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Remote hearings were introduced early in 2020 in response to the COVID-19 pandemic. On 5 January 2021, the Lord Chief Justice published guidance in light of the third lockdown and stated that “No participant in legal proceedings should be required by a judge or magistrate to attend court unless it is necessary in the interests of justice. Facilitating remote attendance of all or some of those involved in hearings is the default position in all jurisdictions, whether backed by regulations or not”. On 17 March 2021, the Lord Chief Justice issued updated guidance.
The Lord Chief Justice announced this week that over the next few weeks and months it will be possible and desirable to increase attendance in person at Courts where it is safe and in the interests of justice. He stated that “Remote and hybrid hearings will still play their part in managing footfall in courtrooms and public areas”.
For many people, one of the few positives to emerge from the pandemic and lockdown is the opportunity to find innovative ways to work.
Going forward, there needs to be a proper review of how court hearings take place and which hearings have to be in person.
As a trainee solicitor in the early ’90’s, I recall being asked by my principals to do a case management telephone hearing at the county court. These types of hearings for civil proceedings in both the county court and high court were the absolute norm and this was 30 years ago.
Of course, in many instances, justice can only be achieved by in person attendance, but there are many examples where hearings should be remote, which would provide many benefits:
- Any hearing where the Defendant is not required to attend should be remote. There is absolutely no reason why parties should have to attend. The Criminal Procedure Rules should be amended to reflect that. This would apply in both the magistrates court and the crown court.
- Consideration needs to be given for PTPH’s, where the Defendant is on bail and whether they can also be dealt with remotely. Some of my colleagues might disagree, but it might be of future benefit to all, if the Defendant could either attend the solicitor’s offices or barrister’s chambers for such a hearing. In all likelihood, there will be more space for conferences, before and after the hearing, in a more comfortable environment. This should not be difficult to achieve. This is something that might also be possible for magistrates’ court hearings, or at the very least, could be a possibility.
- Where Defendants are produced in person for custodial hearings, then of course, the advocates should attend in person. If they are being produced via video link though, consideration should still be given as to whether the legal representative might appear remotely as well.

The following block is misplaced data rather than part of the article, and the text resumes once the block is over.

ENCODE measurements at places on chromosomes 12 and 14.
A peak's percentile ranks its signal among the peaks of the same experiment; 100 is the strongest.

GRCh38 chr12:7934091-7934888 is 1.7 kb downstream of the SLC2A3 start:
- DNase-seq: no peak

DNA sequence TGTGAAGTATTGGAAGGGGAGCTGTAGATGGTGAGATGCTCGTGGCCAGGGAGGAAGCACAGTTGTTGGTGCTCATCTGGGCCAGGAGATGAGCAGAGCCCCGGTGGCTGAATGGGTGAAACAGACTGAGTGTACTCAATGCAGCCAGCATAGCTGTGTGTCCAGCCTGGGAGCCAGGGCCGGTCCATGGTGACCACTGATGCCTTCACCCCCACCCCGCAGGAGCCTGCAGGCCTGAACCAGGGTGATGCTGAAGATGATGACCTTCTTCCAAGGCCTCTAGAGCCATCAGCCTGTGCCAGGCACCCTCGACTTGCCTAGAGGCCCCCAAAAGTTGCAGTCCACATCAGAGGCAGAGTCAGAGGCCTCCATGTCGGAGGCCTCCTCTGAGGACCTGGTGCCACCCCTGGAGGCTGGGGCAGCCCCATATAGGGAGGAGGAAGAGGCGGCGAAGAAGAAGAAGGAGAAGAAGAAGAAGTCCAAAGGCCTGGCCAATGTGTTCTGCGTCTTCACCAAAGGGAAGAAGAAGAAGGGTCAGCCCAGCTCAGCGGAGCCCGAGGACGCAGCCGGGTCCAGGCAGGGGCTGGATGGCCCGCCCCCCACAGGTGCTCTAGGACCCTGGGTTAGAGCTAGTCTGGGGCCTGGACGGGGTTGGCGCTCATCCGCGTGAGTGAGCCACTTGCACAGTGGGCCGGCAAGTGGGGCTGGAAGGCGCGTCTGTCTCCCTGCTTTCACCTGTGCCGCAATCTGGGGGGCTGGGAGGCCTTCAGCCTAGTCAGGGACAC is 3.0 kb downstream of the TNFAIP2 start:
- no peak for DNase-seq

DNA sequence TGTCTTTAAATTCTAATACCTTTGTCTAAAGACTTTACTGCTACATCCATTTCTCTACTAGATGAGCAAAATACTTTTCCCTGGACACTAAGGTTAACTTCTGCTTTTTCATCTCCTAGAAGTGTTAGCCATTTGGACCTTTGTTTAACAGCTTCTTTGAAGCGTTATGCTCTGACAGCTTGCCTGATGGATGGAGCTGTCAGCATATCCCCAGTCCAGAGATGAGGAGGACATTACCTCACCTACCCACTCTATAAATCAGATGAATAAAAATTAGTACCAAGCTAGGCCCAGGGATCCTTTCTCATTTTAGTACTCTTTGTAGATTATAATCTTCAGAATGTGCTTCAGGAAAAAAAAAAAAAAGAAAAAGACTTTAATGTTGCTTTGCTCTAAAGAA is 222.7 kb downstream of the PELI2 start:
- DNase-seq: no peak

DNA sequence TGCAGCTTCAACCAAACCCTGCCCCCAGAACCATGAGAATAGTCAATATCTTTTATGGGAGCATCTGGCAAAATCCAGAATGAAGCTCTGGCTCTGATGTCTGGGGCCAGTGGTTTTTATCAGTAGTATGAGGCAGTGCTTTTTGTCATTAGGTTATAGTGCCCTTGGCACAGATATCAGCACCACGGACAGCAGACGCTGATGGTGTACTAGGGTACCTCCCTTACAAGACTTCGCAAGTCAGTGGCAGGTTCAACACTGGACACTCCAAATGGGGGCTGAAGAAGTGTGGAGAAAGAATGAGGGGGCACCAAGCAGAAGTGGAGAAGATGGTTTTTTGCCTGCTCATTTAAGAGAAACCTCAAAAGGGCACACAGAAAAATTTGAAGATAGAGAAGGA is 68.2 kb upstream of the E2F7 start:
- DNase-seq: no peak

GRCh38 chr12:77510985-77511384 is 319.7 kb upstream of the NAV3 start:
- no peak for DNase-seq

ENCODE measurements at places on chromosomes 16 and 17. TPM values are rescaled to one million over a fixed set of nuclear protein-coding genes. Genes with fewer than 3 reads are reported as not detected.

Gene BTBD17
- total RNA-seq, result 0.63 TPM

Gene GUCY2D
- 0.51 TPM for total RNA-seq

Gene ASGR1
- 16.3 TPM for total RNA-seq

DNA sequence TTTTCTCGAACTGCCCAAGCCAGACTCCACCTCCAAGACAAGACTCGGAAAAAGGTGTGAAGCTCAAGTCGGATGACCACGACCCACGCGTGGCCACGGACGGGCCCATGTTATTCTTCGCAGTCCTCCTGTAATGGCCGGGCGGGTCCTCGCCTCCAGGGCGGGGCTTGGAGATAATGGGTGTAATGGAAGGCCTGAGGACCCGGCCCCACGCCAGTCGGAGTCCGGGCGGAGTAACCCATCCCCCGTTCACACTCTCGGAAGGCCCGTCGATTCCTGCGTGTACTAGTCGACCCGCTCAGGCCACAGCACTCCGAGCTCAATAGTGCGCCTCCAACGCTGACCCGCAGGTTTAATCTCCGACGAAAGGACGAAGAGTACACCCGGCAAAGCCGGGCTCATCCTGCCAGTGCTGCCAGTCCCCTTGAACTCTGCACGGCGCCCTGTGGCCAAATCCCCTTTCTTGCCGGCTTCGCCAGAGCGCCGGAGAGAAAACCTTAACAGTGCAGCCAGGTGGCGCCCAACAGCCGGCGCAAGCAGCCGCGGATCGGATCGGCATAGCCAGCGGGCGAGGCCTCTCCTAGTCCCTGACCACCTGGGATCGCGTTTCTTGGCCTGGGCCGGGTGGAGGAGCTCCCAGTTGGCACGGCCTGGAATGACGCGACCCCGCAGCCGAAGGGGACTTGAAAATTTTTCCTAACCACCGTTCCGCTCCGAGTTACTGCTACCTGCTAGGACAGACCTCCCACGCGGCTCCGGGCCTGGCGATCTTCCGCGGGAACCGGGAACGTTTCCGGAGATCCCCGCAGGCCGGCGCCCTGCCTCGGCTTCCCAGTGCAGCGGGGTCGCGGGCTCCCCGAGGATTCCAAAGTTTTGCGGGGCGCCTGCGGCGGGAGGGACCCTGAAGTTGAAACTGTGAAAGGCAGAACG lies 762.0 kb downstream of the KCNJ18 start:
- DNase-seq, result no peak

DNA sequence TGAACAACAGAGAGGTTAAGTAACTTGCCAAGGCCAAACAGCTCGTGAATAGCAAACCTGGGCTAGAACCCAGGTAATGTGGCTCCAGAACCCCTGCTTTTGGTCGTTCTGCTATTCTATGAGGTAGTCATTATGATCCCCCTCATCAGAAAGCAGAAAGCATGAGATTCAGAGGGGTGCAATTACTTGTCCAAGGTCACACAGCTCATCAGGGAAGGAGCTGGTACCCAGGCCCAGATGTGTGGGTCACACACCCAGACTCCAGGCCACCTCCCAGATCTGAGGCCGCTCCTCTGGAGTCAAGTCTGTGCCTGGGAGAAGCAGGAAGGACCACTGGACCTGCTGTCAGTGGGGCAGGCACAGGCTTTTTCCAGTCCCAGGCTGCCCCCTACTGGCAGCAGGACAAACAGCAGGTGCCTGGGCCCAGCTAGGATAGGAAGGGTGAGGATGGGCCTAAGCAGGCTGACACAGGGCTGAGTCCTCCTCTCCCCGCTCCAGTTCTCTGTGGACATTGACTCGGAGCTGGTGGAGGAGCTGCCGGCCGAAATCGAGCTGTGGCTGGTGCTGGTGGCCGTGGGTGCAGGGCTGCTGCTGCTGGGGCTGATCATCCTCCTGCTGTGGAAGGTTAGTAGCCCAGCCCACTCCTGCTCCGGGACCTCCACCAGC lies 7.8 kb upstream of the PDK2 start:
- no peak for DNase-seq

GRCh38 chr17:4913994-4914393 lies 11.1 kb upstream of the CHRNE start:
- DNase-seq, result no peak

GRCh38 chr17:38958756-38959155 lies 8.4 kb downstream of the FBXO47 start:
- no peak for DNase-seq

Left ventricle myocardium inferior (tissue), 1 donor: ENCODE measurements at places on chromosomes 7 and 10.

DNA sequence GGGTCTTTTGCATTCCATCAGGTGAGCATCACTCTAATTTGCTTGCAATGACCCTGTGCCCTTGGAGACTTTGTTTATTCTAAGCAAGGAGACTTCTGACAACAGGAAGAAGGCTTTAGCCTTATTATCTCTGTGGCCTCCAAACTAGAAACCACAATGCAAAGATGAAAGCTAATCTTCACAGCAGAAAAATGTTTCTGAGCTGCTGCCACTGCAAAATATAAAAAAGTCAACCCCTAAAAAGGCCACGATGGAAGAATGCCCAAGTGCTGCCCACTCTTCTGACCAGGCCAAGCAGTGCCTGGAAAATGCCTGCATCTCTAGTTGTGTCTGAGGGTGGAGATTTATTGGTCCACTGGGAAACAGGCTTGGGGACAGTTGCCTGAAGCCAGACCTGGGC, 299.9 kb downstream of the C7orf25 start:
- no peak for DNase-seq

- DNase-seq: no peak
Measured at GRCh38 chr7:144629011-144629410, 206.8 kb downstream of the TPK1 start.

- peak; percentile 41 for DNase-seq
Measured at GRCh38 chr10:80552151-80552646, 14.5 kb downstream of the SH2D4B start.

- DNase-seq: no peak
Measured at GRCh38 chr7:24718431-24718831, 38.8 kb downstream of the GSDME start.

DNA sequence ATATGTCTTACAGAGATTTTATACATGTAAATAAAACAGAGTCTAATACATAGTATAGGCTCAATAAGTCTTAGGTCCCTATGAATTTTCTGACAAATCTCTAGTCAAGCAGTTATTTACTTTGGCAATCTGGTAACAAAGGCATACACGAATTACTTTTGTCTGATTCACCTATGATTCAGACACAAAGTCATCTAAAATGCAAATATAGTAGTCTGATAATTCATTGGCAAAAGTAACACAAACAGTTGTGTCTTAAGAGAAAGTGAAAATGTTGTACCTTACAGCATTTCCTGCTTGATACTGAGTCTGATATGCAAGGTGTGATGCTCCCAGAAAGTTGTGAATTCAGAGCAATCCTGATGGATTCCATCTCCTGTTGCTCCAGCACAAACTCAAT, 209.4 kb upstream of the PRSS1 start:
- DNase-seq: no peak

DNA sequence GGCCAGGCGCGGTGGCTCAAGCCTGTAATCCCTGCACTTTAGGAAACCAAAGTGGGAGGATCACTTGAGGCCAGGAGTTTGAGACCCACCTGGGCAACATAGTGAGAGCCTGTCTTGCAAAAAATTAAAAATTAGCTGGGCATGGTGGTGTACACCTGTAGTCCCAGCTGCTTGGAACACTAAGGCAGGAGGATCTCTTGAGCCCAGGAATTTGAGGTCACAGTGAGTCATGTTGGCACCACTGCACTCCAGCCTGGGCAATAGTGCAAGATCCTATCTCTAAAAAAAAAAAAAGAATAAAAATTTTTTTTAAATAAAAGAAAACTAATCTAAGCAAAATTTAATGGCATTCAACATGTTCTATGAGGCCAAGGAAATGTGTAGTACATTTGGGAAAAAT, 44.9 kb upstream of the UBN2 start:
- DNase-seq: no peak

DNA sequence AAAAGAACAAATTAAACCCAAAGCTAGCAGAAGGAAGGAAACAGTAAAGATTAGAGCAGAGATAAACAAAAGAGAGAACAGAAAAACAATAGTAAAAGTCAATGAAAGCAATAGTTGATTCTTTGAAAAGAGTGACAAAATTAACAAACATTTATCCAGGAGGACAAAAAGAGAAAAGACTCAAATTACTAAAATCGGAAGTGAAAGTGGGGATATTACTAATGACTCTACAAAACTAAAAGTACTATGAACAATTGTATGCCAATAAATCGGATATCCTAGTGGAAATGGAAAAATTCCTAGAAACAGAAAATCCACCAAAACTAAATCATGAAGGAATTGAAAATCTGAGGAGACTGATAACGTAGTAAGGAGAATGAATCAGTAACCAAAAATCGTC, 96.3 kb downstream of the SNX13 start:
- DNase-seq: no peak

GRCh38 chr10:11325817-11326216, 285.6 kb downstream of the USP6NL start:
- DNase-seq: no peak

It goes without saying that trials must be carried out in person. Additionally, sentencing hearings should also be carried out in person, unless that it is felt beneficial for the Defendant to be sentenced via video link, which is becoming a frequent practice today.
However, there are huge benefits to the above and potentially, it could represent substantial savings.
Firstly, there will be a reduction in a number of people having to travel and in the court buildings.
Secondly, it would enable advocates to appear in more than one court in the same morning without having to travel from one court to another. Bearing in mind the numbers of people who are leaving the profession, this would enable advocates to potentially cover more hearings with fewer people.
This blog is not about legal aid and the issues surrounding legal aid; however, it is worth pointing out that if the government are looking for ways to increase legal aid without troubling the Treasury, then the more that hearings are remote, the less travel disbursements will be incurred. Solicitors are paid for their reasonable travel disbursements to prisons and courts, and I would envisage that the amount that the Legal Aid Agency have had to pay out for disbursements over the pandemic has been massively reduced with the vast part of our job becoming remote.
None of the above is particularly revolutionary and as I stated at the outset of this blog, this was the norm for administrative hearings in the county court and the high court in the early ‘90’s.
We must not miss the opportunity to modernise the Justice system and I hope the representative organisations for all stakeholders in the CJS will argue for and work towards something along the lines of the above.
Paul Harris is the Senior Partner of Edward Fail, Bradshaw & Waterson.